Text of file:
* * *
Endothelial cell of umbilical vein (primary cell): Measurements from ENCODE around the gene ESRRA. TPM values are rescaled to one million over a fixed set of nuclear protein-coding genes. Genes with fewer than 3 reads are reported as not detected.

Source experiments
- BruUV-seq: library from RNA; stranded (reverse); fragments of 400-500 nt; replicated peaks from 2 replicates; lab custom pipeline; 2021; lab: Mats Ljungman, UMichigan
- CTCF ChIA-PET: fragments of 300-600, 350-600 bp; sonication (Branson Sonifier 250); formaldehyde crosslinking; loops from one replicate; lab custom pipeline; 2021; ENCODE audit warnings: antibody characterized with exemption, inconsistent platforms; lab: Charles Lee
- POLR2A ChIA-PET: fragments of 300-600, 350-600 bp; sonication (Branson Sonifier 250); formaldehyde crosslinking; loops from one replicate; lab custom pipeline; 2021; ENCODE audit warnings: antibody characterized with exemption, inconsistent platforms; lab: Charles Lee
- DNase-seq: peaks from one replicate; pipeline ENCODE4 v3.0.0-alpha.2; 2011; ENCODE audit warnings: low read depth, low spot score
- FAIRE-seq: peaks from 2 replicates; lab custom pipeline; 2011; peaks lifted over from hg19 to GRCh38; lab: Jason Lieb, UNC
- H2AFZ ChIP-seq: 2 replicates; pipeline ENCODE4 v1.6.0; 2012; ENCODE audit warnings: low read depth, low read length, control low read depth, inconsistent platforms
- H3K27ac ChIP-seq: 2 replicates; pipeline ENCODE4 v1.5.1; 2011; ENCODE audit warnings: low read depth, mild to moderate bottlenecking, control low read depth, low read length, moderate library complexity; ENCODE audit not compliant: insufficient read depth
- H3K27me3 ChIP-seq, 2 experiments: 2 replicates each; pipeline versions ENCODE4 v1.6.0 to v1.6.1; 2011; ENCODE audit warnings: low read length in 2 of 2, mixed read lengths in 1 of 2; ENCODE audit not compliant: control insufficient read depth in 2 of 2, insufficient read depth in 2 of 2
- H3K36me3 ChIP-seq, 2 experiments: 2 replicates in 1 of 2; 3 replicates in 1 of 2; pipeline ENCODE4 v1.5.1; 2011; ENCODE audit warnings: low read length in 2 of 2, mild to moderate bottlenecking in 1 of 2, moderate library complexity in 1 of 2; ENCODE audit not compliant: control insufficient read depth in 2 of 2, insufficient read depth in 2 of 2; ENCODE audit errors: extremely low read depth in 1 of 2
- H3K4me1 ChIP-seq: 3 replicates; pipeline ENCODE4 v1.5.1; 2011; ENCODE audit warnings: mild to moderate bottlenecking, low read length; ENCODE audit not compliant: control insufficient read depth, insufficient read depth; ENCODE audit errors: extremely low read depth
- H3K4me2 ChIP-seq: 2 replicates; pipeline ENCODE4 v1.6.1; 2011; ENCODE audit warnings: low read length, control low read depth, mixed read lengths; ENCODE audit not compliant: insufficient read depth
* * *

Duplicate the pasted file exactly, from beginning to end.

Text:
Endothelial cell of umbilical vein (primary cell): Measurements from ENCODE around the gene ESRRA. TPM values are rescaled to one million over a fixed set of nuclear protein-coding genes. Genes with fewer than 3 reads are reported as not detected.

Source experiments
- BruUV-seq: library from RNA; stranded (reverse); fragments of 400-500 nt; replicated peaks from 2 replicates; lab custom pipeline; 2021; lab: Mats Ljungman, UMichigan
- CTCF ChIA-PET: fragments of 300-600, 350-600 bp; sonication (Branson Sonifier 250); formaldehyde crosslinking; loops from one replicate; lab custom pipeline; 2021; ENCODE audit warnings: antibody characterized with exemption, inconsistent platforms; lab: Charles Lee
- POLR2A ChIA-PET: fragments of 300-600, 350-600 bp; sonication (Branson Sonifier 250); formaldehyde crosslinking; loops from one replicate; lab custom pipeline; 2021; ENCODE audit warnings: antibody characterized with exemption, inconsistent platforms; lab: Charles Lee
- DNase-seq: peaks from one replicate; pipeline ENCODE4 v3.0.0-alpha.2; 2011; ENCODE audit warnings: low read depth, low spot score
- FAIRE-seq: peaks from 2 replicates; lab custom pipeline; 2011; peaks lifted over from hg19 to GRCh38; lab: Jason Lieb, UNC
- H2AFZ ChIP-seq: 2 replicates; pipeline ENCODE4 v1.6.0; 2012; ENCODE audit warnings: low read depth, low read length, control low read depth, inconsistent platforms
- H3K27ac ChIP-seq: 2 replicates; pipeline ENCODE4 v1.5.1; 2011; ENCODE audit warnings: low read depth, mild to moderate bottlenecking, control low read depth, low read length, moderate library complexity; ENCODE audit not compliant: insufficient read depth
- H3K27me3 ChIP-seq, 2 experiments: 2 replicates each; pipeline versions ENCODE4 v1.6.0 to v1.6.1; 2011; ENCODE audit warnings: low read length in 2 of 2, mixed read lengths in 1 of 2; ENCODE audit not compliant: control insufficient read depth in 2 of 2, insufficient read depth in 2 of 2
- H3K36me3 ChIP-seq, 2 experiments: 2 replicates in 1 of 2; 3 replicates in 1 of 2; pipeline ENCODE4 v1.5.1; 2011; ENCODE audit warnings: low read length in 2 of 2, mild to moderate bottlenecking in 1 of 2, moderate library complexity in 1 of 2; ENCODE audit not compliant: control insufficient read depth in 2 of 2, insufficient read depth in 2 of 2; ENCODE audit errors: extremely low read depth in 1 of 2
- H3K4me1 ChIP-seq: 3 replicates; pipeline ENCODE4 v1.5.1; 2011; ENCODE audit warnings: mild to moderate bottlenecking, low read length; ENCODE audit not compliant: control insufficient read depth, insufficient read depth; ENCODE audit errors: extremely low read depth
- H3K4me2 ChIP-seq: 2 replicates; pipeline ENCODE4 v1.6.1; 2011; ENCODE audit warnings: low read length, control low read depth, mixed read lengths; ENCODE audit not compliant: insufficient read depth